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Code Switch
5:00 pm
Sat February 15, 2014

Drive For Diversity, NASCAR's Commitment To Race

Darrell Wallace Jr., a graduate of NASCAR's Drive for Diversity Program, celebrates after winning the NASCAR Camping World Truck Series Kroger 200 at Martinsville Speedway on Oct. 26 in Martinsville, Va.
Robert Laberge NASCAR via Getty Images

Originally published on Sat February 15, 2014 9:18 pm

On Sunday, the K&N Pro Series East begins down in New Smyrna Beach, Fla. And if the track and pit look a little more diverse than they have in the past, that's in part because of a NASCAR program designed to entice different communities to try out the sport.

Market research says NASCAR's bread-and-butter fan base is about 60 percent male and 80 percent white, mostly from the Southern and Midwestern states. But as the country continues to become even more diverse, the sport is working to make sure its fan base is, too.

That's a challenge.

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The Salt
6:29 pm
Fri February 14, 2014

For The Love Of Oysters: How A Kiss From The Sea Evokes Passion

Lunch with oysters and wine by Frans van Mieris, 1635-1681.
Universal Images Group UIG via Getty Images

Originally published on Fri February 14, 2014 7:58 pm

Question: Which of these foods are said to stir passion? An oyster, and avocado or a turnip? (Scroll down to the bottom for the answer.)

One of these, at least, is a gimme. The stories linking oysters and other shellfish to lust go back to at least the ancient Greeks.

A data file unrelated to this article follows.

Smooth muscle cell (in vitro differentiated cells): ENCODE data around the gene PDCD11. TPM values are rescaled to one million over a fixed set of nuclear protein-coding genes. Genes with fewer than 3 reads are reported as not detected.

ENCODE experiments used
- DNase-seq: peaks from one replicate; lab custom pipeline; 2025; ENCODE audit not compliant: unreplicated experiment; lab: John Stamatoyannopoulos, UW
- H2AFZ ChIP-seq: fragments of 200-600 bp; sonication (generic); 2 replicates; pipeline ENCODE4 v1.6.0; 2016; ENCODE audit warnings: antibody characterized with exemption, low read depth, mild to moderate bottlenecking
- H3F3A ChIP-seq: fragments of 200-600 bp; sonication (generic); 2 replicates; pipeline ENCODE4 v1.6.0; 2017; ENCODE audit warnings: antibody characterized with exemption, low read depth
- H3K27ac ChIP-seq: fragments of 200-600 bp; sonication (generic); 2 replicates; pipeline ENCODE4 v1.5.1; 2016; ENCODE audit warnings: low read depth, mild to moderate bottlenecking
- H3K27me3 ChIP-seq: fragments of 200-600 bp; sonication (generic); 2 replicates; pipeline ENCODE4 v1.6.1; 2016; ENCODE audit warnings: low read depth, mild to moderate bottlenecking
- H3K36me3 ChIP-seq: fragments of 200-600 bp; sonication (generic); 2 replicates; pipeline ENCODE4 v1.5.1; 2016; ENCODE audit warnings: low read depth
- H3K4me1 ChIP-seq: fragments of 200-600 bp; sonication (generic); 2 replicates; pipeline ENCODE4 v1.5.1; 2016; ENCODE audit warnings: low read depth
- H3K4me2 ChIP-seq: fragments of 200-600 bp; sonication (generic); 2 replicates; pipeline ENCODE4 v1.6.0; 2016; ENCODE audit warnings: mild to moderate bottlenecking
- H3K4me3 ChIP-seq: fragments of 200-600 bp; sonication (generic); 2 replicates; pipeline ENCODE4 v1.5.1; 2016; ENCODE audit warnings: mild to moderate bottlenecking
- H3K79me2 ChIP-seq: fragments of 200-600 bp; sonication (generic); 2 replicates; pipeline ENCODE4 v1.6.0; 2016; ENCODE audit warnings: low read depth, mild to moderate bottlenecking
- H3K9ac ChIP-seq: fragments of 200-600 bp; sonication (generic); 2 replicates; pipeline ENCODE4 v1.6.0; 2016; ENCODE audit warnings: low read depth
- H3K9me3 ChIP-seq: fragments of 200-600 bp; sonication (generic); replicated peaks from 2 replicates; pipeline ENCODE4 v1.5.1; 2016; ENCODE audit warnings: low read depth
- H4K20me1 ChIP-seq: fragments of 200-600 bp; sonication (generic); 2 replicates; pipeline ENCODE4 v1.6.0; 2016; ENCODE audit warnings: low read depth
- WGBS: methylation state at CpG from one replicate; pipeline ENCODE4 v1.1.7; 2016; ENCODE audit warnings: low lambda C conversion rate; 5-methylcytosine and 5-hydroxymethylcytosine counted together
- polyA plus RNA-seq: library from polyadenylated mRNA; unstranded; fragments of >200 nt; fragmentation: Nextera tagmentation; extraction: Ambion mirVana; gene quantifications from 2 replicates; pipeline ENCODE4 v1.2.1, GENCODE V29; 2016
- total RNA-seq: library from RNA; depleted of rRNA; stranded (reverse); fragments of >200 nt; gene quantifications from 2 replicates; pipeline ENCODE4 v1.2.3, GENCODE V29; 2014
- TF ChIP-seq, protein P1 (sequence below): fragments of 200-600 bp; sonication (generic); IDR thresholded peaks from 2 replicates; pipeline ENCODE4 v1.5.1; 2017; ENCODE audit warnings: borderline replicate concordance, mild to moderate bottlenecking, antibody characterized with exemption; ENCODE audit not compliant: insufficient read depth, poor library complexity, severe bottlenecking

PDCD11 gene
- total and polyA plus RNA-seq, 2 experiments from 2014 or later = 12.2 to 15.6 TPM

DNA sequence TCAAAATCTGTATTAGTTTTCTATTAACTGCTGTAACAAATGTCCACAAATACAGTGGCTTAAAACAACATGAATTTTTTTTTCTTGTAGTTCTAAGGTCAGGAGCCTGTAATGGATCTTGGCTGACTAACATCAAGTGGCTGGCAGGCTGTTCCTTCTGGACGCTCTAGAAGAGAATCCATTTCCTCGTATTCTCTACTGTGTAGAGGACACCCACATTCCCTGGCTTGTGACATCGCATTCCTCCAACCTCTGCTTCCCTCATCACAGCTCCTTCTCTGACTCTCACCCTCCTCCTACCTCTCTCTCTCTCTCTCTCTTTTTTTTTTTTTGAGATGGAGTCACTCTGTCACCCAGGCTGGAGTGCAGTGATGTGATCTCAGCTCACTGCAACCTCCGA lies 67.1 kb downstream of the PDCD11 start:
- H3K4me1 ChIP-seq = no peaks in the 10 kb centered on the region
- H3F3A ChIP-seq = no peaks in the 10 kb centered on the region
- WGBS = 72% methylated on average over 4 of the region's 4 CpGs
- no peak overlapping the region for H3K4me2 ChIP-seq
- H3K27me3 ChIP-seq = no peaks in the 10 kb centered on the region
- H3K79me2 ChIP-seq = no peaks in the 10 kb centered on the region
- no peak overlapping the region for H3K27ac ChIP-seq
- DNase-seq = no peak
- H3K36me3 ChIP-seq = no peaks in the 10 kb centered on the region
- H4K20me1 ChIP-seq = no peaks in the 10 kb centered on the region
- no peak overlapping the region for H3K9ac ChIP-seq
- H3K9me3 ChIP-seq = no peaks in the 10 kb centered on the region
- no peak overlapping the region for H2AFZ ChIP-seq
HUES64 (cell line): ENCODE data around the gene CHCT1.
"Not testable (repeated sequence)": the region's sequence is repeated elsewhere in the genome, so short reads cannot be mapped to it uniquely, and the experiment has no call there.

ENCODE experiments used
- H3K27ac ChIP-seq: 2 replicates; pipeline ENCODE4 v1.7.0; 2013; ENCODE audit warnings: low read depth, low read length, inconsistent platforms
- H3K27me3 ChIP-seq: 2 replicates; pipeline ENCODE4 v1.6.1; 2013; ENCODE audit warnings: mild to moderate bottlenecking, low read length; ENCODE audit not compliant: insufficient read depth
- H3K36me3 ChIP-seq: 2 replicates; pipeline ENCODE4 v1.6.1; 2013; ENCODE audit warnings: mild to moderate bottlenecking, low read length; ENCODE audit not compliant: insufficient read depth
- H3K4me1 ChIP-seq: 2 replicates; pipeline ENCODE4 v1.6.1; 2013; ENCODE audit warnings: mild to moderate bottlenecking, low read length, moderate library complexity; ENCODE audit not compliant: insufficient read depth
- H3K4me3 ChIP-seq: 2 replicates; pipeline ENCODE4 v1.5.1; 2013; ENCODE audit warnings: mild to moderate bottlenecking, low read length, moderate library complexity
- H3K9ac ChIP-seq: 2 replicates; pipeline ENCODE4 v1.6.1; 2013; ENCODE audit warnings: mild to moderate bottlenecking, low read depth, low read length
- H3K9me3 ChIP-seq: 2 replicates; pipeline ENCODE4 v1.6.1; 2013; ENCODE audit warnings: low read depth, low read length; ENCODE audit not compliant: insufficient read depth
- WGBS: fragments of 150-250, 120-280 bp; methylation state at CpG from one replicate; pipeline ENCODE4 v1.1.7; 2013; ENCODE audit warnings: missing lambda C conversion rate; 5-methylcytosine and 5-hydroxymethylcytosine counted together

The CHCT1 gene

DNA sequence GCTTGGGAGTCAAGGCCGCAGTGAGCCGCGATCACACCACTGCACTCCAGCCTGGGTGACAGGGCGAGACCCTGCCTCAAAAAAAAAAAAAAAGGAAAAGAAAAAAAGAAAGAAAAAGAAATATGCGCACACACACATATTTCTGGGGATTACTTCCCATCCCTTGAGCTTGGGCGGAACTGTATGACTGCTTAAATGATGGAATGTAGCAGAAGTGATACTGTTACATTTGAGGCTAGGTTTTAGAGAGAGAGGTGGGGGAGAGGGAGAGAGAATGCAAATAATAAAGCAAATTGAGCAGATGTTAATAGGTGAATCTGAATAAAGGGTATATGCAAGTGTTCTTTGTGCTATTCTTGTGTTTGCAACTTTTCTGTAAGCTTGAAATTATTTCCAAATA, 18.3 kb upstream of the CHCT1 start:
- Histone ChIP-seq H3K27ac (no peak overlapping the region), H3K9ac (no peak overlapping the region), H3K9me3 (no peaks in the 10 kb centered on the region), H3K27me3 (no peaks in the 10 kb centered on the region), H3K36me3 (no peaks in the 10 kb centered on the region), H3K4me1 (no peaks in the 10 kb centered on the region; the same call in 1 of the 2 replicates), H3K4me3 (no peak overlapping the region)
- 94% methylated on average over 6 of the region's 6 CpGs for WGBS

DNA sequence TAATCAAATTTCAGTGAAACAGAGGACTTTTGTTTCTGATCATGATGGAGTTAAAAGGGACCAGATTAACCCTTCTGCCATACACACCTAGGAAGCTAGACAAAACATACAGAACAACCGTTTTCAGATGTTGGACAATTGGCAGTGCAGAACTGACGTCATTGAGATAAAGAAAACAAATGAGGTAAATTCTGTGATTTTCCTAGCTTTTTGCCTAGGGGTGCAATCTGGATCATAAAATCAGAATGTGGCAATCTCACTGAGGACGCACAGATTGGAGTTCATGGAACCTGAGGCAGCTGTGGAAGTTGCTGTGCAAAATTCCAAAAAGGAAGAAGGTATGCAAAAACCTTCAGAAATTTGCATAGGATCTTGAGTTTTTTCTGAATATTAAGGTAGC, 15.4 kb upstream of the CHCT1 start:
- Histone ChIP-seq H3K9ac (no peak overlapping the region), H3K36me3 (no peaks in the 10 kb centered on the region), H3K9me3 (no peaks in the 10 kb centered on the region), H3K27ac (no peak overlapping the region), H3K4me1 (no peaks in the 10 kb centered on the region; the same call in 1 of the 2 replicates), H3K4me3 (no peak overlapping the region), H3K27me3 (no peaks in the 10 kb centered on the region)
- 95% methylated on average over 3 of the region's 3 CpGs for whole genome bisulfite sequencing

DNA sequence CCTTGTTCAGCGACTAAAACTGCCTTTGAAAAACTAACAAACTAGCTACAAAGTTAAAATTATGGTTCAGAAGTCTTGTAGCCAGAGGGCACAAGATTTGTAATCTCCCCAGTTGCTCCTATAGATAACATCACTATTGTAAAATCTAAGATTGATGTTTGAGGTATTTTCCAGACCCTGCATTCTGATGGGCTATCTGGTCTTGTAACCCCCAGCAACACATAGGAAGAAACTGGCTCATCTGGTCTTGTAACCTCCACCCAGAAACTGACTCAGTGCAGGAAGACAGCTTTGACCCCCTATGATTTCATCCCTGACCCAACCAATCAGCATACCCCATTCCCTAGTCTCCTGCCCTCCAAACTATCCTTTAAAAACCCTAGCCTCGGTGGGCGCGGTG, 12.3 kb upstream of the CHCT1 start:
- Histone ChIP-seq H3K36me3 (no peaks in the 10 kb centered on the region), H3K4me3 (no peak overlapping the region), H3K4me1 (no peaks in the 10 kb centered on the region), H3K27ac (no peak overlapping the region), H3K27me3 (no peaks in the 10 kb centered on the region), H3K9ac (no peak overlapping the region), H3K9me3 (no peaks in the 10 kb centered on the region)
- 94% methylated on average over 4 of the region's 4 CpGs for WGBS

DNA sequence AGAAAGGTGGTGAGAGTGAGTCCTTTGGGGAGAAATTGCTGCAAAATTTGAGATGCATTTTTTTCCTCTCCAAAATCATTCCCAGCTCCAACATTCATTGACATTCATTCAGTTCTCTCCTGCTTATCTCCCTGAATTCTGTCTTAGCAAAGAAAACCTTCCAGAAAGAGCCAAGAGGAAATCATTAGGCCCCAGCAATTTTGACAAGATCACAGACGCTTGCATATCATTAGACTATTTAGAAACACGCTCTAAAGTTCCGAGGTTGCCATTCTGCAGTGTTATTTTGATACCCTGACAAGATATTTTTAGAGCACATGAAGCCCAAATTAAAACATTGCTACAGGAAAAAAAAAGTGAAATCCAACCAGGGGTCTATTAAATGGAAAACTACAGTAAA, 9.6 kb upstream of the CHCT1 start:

Think of the image of Aphrodite, the goddess of love, rising out of the sea from the half-shell.

"There's something primal about eating oysters," says oyster-lover MJ Gimbar. He describes them as creamy and velvety. "It's like a kiss from the ocean."

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Parallels
6:29 pm
Fri February 14, 2014

Will Helping Muslims Flee Central African Republic Aid 'Cleansing'?

Muslim women line up at a Red Cross distribution outside the mosque in Bouar. United Nations peacekeepers guard the mosque, where thousands of Muslim residents gather each evening for safety.
Gregory Warner NPR

Originally published on Fri February 14, 2014 7:58 pm

It is almost impossible to buy soap anymore in most small towns in the Central African Republic. Same with sugar, powdered milk, batteries, baby formula. Up until January, these kinds of imported goods — in the stratified society of this country — almost always would have been sold to you by a Muslim.

But for the past few weeks, bands of Christian militia groups called anti-Balaka have waged war on Muslims and their property.

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The Two-Way
6:29 pm
Fri February 14, 2014

Author Of Book Yanked In India Says Move Has Backfired

Indian activists from the student wing of Hindu nationalist Bharatiya Janata Party protest near the U.S. Embassy in New Delhi on May 25, 2010, against Wendy Doniger's The Hindus. Penguin Books, India, said this week that it would withdraw the book and pulp it.
Anindito Mukherjee EPA/Landov

Originally published on Fri February 14, 2014 8:09 pm

We told you earlier today [Friday] about a University of Chicago professor whose book was withdrawn in India after a Hindu group brought a court challenge against the publisher, Penguin Books, India.